In early 2006, Jason, the boys, and I were living at my mom’s house in southeast San Antonio. Jason was commuting 1-1.5 hours each direction to work, making his day about 12 hours long. I was home alone all that time with three boys aged five and under, with no car as Jason and I only had one. There were seven people living in a three-bedroom home, and the situation was obviously temporary. We’d moved from Wisconsin to Texas in mid-October 2005, and lived with my mom only until Jason found a good job and we got our own place to live.
San Antonio was a different place in early 2006. The housing market hadn’t caught up with the rest of country in terms of prices, and it was definitely cheaper to buy than to rent (especially for three bedrooms). When we began looking at houses to buy, I insisted we live close to where Jason worked. That two-to-three-hours of commuting daily was not going to work for either of us! Our realtor – a woman we didn’t know, and who was clearly new enough at her job that she had no idea what she was doing – began showing us houses in neighborhoods roughly ten minutes drive from Jason’s work. I remember every house we looked at:
- the tile house (every surface, even the walls, were tiled throughout the entire house)
- the half-garage house (they’d converted part of the garage into a game room that you could only reach if you left the main house first, and instead of converting the garage in a way that you could still pull your car into the other half, they cut it the other direction, essentially making the other part into a shed)
- the tiny house (three bedrooms, one bath, super small, with a train that ran so close to its back fence that we freaked out when it blew its horn while we were viewing the yard)
- the abuse house (fist-holes in the wall, humidity weeping through the windows, a back fence that ended at an embankment drop straight down onto the highway)
- the crack house (a foreclosure under construction when we walked in, with dead roaches everywhere, and workmen laughing about the crack pipe they’d just found)
Then we walked into the house we’d eventually buy. In the photos, the previous owners had still been living there. They loved roses – there were roses EVERYWHERE in that house – and the decor looked like it belonged to an elderly woman who collected every kind of knickknack possible. When we walked in, however, the house was empty. There were still roses everywhere (light fixture pulls, on the ends of curtain rods, scrolled onto the door labeled “bathroom,” glued to a lamp hanging from the ceiling…), but otherwise, the house was totally different from the photos. The second I walked in, I knew this was the house I wanted. It felt right. We put in an offer immediately, negotiated, and closed on the house a few days before my birthday. We lived in that house until we stupidly sold it 8.5 years later when we were moving to Boston. (If I could go back in time and tell myself to simply rent it out…)
There have been a lot of houses since the rose house. There was the place we rented in Boston, all the houses we looked at when we were moving back to TX, the house we lived in the year between Boston in WI, the houses we looked at and the one we eventually got in WI, and then the ones that we looked at that eventually landed us here in our current place. The market in San Antonio has caught up with the rest of the country, through it’s still cheaper to buy than to rent (not to mention it’s difficult to rent when you have five cats…). And now there are more houses, the ones we’ve been going to see at open houses and through Open Door and with our realtor. So many houses. So many wrong houses.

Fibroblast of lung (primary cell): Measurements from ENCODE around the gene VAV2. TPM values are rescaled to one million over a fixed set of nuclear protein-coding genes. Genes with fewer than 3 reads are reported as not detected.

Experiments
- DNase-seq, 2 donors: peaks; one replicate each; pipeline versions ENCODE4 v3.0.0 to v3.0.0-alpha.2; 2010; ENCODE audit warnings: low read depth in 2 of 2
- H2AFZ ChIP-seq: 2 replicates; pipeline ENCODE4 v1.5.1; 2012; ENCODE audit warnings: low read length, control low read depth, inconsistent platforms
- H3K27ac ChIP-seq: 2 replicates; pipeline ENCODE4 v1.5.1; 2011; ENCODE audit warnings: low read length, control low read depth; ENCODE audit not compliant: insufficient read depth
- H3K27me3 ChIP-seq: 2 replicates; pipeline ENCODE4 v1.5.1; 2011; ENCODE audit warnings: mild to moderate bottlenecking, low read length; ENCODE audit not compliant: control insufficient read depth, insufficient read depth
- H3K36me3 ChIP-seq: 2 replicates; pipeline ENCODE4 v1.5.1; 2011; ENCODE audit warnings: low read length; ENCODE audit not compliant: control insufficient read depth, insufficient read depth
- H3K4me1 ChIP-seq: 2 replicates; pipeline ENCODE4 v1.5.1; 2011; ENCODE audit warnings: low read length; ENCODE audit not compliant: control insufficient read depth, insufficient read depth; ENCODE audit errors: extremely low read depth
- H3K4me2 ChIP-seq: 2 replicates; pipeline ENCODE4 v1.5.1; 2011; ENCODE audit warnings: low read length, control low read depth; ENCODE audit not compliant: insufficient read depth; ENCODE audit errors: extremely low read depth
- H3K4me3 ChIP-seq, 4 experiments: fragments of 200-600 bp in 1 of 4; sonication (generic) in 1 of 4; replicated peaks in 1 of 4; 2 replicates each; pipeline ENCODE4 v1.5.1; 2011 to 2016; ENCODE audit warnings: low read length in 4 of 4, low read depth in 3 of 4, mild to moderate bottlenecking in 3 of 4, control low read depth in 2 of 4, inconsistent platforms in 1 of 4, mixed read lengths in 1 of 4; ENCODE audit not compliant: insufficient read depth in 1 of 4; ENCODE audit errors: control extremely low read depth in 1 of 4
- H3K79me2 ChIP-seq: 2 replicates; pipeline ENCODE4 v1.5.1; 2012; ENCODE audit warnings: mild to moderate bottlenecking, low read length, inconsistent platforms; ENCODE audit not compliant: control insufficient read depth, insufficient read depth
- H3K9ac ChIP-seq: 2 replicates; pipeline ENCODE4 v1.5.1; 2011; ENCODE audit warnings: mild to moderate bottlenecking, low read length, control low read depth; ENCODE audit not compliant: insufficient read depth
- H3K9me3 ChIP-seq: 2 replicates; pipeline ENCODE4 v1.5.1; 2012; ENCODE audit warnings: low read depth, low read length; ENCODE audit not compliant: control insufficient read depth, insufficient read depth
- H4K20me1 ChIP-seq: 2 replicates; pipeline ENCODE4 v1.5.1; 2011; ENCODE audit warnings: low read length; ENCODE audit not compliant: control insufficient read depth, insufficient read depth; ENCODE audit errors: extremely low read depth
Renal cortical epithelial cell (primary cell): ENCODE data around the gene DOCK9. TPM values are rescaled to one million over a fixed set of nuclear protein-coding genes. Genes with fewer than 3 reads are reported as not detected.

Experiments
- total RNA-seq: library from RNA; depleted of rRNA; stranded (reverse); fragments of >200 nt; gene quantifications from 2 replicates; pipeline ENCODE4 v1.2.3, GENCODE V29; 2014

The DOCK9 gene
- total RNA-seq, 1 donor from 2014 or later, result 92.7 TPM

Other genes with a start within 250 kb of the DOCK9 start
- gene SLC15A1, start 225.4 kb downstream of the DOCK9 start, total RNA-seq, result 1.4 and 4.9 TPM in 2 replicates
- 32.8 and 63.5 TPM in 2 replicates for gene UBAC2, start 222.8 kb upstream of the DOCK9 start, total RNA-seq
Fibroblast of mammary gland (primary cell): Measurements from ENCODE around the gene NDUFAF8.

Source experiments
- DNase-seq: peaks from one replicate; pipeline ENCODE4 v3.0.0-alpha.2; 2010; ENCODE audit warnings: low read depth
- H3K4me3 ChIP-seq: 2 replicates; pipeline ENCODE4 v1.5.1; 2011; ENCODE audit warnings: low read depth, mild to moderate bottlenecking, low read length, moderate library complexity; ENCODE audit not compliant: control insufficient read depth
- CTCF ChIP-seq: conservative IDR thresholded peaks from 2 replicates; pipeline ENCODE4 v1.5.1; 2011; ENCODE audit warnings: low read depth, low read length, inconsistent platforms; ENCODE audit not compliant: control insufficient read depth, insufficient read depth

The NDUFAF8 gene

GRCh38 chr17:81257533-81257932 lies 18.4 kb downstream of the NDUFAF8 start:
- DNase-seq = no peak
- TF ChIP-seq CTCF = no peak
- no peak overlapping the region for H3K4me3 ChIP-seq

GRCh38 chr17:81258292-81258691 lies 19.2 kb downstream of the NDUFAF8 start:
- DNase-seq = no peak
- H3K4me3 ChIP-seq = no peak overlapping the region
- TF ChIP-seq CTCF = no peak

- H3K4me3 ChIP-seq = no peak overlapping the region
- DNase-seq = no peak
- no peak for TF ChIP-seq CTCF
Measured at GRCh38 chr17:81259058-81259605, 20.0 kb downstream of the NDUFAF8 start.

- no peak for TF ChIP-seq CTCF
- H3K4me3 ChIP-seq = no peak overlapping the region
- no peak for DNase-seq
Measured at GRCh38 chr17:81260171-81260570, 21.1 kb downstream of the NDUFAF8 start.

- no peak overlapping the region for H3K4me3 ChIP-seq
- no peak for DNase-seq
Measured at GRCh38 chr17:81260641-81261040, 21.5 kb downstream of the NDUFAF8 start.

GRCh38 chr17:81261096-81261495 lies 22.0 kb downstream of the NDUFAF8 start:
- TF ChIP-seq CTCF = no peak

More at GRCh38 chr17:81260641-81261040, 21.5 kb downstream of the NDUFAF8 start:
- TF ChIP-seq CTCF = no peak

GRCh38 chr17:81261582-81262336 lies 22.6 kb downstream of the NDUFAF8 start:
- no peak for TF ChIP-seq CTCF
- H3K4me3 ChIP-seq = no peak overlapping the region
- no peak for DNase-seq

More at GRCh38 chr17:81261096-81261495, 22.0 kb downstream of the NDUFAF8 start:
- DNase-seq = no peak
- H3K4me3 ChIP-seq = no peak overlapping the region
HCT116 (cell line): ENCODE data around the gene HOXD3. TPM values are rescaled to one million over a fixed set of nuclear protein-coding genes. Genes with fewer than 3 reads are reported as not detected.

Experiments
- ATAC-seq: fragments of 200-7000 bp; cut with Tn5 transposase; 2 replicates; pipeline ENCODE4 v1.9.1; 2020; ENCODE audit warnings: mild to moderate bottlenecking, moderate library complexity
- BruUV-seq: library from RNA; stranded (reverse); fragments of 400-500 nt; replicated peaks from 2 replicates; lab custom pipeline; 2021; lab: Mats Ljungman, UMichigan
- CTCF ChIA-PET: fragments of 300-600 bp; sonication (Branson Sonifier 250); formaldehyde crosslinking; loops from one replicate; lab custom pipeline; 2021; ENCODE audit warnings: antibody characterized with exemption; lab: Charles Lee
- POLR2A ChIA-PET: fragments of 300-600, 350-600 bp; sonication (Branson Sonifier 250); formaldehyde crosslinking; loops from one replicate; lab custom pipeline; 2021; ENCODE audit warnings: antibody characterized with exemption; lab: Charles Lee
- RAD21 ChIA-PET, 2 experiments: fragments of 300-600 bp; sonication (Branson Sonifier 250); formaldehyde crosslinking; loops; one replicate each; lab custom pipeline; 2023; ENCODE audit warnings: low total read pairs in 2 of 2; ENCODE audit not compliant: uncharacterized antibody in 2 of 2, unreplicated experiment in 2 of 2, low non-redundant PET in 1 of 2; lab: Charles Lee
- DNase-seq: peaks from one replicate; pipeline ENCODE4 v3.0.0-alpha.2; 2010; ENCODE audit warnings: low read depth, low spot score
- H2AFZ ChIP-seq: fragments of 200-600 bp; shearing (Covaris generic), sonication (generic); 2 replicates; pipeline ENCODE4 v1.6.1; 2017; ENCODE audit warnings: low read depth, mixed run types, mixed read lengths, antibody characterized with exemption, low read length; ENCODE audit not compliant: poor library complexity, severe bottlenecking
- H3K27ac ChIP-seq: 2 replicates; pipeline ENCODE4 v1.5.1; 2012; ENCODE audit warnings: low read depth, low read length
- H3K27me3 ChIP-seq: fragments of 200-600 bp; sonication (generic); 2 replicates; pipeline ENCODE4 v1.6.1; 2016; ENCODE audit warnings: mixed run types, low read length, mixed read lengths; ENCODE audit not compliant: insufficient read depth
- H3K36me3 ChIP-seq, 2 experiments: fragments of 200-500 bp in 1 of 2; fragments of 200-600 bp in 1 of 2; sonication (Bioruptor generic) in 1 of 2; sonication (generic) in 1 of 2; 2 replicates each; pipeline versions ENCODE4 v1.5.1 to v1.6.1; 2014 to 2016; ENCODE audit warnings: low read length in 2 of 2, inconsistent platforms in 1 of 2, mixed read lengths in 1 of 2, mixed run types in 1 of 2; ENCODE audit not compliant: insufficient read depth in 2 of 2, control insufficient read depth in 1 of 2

I mentioned a house recently that I loved, but my boys hated. I loved it for the three-season porch, which reminded me of my grandmother’s house, but I knew the rest of the house had issues. It wasn’t instalove like with the rose house. Each house I’ve gone to since then has had its own problems. I can possibly see us living there, but none have touched me in quite the same way. Honestly, I kinda figured that 2019-me had been through enough life (and enough houses) that she just wasn’t capable of the same reaction as 2006-me. Until I walked into what I’ll call the garden house.
Last week, my realtor took me to visit a few places. The second I walked inside this one, I had that same feeling of rightness. A feeling that I was already home. On the surface, there were things that weren’t perfect – the living room is too small for my tastes, and neither it nor the master bedroom have carpet; the roof needs replacing and there are some other major issues – but the home itself felt perfect. This time, it wasn’t just the three-season porch. It was the whole house. I could see myself living there, could see my family living there. It was a dream home. When I showed it to the rest of the family, the boys actually liked it, the first time they and I were in agreement.
We won’t be getting the dream home. There are too many issues, including the fact that it might possibly require Laurence to switch schools after this year. I don’t want that feeling of love and rightness to be overshadowed by financial burdens, a depressed child, or too many repairs. And I’m okay with that. We’re in no hurry to buy/sell. We can take our time, and wait until another house comes up that feels right and is in the right part of the city. I’m just happy to discover that I’m still capable of feeling that rightness and love when I enter the perfect house for us. It gives me hope that eventually, we’ll find our true home again.